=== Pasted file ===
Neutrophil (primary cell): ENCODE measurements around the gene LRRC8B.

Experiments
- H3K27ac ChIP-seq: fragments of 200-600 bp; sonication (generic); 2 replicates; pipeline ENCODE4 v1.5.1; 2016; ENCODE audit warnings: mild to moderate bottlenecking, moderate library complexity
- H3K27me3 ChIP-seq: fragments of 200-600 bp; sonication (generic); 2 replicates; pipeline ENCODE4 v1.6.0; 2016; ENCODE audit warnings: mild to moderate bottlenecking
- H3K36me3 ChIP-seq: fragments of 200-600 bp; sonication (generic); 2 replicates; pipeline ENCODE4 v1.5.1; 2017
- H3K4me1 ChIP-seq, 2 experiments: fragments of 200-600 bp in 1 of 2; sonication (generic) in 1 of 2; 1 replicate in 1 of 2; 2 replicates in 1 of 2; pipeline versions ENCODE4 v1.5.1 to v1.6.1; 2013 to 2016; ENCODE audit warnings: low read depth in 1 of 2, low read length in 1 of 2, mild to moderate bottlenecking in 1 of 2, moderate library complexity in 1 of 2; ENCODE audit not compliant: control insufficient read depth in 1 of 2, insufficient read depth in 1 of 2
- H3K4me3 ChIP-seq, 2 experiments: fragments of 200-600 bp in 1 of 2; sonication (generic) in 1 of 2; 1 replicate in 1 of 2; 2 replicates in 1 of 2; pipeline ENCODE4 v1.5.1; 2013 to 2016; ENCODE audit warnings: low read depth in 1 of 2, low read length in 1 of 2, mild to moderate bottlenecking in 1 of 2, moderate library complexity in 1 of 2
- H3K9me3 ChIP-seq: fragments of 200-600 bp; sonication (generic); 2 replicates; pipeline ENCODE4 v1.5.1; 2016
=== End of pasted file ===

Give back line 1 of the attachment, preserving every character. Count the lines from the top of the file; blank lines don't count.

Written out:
Neutrophil (primary cell): ENCODE measurements around the gene LRRC8B.